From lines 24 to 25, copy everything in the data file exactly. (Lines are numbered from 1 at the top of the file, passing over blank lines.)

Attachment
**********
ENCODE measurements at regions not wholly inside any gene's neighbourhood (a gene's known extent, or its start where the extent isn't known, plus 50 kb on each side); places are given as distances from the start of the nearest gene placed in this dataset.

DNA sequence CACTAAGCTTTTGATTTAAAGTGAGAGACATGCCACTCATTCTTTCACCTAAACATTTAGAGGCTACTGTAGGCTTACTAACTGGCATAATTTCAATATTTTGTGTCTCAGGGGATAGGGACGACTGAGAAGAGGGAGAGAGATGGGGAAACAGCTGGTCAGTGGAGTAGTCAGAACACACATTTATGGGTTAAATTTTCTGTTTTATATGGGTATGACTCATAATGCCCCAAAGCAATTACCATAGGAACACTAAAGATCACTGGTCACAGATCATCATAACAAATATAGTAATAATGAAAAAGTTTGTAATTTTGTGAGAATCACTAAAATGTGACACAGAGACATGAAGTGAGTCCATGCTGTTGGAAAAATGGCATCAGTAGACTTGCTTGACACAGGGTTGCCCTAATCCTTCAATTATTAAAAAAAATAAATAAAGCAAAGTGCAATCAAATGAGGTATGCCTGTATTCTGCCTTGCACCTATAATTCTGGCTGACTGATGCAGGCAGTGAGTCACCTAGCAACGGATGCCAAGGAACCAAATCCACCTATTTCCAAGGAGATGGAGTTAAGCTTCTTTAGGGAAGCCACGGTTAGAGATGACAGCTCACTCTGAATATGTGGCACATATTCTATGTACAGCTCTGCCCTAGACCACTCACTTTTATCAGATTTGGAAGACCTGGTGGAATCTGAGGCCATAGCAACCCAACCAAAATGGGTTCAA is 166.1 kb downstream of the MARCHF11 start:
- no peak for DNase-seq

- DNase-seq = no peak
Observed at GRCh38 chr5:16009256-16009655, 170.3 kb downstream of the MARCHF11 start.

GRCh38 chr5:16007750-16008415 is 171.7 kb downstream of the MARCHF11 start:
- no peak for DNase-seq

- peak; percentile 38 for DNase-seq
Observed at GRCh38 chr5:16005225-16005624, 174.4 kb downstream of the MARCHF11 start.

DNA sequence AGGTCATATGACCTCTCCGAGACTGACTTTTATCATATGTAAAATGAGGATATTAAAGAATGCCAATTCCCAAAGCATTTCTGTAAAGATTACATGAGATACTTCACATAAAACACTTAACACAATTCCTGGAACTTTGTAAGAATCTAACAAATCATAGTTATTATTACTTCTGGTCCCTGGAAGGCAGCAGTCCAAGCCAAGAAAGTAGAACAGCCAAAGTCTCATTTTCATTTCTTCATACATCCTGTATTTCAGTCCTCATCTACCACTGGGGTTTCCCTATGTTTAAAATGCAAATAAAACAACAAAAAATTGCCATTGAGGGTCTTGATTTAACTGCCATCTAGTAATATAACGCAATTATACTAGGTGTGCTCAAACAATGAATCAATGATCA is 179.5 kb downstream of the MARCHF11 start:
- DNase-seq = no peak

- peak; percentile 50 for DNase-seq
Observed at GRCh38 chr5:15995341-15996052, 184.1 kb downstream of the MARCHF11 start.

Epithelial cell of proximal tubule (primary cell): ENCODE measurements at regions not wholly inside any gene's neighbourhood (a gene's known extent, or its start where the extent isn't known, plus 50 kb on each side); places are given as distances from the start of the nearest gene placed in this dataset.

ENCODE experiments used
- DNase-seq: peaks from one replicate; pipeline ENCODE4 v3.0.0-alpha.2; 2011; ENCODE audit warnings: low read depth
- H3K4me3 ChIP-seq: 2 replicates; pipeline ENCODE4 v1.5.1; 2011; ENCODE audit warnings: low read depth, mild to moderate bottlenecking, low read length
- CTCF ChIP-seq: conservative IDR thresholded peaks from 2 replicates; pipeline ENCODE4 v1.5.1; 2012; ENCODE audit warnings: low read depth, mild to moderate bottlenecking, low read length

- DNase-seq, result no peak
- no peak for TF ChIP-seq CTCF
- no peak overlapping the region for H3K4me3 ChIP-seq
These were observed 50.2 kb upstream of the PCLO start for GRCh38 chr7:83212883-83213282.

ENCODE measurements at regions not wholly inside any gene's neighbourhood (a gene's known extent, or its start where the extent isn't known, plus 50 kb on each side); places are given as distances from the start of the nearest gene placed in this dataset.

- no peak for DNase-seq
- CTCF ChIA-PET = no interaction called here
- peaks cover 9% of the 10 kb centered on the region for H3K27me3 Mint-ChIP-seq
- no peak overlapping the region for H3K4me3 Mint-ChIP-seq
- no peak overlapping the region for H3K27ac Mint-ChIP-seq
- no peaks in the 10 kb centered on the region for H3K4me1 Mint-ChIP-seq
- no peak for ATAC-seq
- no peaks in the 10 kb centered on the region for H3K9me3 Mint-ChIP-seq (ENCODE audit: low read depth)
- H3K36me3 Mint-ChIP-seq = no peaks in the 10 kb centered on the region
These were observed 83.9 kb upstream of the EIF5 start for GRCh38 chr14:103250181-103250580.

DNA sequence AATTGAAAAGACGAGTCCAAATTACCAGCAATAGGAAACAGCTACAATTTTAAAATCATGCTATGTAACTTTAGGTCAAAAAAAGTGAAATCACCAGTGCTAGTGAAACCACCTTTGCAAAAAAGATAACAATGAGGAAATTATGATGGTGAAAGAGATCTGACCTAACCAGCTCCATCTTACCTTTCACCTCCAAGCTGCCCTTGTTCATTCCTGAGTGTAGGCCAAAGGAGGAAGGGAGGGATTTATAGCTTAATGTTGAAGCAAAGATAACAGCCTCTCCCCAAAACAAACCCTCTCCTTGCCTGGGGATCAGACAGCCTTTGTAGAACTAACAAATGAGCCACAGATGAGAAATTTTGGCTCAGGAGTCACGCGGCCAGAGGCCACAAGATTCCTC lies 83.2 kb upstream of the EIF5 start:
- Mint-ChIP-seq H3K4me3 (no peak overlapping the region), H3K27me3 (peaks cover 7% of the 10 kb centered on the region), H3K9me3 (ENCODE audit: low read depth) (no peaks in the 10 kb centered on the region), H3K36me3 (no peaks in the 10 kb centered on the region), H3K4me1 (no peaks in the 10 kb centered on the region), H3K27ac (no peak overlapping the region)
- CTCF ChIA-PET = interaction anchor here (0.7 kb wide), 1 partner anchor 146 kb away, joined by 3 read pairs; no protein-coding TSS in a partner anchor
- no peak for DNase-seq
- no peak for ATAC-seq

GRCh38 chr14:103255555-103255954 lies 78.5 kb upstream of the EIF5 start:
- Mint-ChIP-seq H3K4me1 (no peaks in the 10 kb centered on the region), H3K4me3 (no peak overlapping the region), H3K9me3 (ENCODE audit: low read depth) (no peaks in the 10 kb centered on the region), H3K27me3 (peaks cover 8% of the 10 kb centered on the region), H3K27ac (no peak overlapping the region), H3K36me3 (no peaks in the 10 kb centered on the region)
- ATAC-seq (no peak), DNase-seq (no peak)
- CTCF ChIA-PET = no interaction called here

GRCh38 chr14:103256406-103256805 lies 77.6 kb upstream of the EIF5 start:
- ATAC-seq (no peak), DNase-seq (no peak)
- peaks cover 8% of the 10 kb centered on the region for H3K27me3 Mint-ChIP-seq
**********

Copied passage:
- no peak for DNase-seq
- CTCF ChIA-PET = no interaction called here